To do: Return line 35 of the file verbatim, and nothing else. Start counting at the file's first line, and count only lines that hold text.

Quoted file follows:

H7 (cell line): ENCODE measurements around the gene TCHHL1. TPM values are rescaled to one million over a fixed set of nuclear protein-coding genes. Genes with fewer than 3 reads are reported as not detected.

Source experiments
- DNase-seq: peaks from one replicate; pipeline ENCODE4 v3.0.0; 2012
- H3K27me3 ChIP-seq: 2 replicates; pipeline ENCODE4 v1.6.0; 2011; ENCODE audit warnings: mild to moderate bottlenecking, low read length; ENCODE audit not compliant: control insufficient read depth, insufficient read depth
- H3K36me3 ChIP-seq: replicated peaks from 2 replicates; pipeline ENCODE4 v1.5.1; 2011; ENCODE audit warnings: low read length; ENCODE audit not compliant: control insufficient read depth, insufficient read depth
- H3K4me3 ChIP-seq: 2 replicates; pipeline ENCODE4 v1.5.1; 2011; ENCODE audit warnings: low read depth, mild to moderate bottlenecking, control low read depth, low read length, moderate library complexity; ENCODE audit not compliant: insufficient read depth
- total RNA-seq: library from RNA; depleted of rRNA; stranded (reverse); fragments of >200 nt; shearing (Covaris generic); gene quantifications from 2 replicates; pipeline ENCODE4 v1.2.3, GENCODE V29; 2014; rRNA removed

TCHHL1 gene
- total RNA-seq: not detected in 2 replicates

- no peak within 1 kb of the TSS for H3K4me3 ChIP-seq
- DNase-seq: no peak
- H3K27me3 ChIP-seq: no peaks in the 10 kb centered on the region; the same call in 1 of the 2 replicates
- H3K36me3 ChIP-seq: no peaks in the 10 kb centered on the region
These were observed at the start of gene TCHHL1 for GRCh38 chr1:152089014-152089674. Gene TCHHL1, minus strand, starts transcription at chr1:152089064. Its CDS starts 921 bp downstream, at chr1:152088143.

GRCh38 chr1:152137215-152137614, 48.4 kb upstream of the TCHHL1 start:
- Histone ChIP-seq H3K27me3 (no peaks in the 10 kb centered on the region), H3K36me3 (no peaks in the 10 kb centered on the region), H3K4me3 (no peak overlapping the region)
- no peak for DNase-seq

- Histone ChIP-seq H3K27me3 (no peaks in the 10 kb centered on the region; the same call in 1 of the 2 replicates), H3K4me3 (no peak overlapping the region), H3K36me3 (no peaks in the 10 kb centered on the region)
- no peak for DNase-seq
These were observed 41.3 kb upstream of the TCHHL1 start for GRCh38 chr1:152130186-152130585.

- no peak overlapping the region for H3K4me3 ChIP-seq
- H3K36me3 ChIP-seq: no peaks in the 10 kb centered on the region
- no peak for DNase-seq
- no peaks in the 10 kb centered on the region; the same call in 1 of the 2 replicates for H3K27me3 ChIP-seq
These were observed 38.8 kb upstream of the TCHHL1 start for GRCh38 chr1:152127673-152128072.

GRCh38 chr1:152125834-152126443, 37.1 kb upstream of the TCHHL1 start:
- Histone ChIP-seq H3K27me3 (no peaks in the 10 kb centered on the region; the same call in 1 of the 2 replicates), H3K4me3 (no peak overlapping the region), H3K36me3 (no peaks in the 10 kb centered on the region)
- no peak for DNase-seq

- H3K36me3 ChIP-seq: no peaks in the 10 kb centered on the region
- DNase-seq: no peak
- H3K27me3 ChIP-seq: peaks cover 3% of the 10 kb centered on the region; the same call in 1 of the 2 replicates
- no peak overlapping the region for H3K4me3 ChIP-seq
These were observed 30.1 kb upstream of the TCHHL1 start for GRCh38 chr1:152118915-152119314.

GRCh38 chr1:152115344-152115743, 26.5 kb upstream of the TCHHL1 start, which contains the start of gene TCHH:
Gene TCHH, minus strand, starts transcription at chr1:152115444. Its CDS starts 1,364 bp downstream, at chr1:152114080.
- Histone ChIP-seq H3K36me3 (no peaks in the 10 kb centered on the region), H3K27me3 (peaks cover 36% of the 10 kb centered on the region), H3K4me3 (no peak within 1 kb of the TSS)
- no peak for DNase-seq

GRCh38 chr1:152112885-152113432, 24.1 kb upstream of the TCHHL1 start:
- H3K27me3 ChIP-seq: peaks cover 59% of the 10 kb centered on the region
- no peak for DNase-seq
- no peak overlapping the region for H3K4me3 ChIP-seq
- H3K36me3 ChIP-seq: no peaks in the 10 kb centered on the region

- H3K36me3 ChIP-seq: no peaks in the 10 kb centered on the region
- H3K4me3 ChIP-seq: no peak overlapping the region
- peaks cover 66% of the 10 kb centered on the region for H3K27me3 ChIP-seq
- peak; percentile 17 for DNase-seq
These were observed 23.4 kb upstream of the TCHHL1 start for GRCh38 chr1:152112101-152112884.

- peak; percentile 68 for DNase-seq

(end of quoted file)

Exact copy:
Gene TCHH, minus strand, starts transcription at chr1:152115444. Its CDS starts 1,364 bp downstream, at chr1:152114080.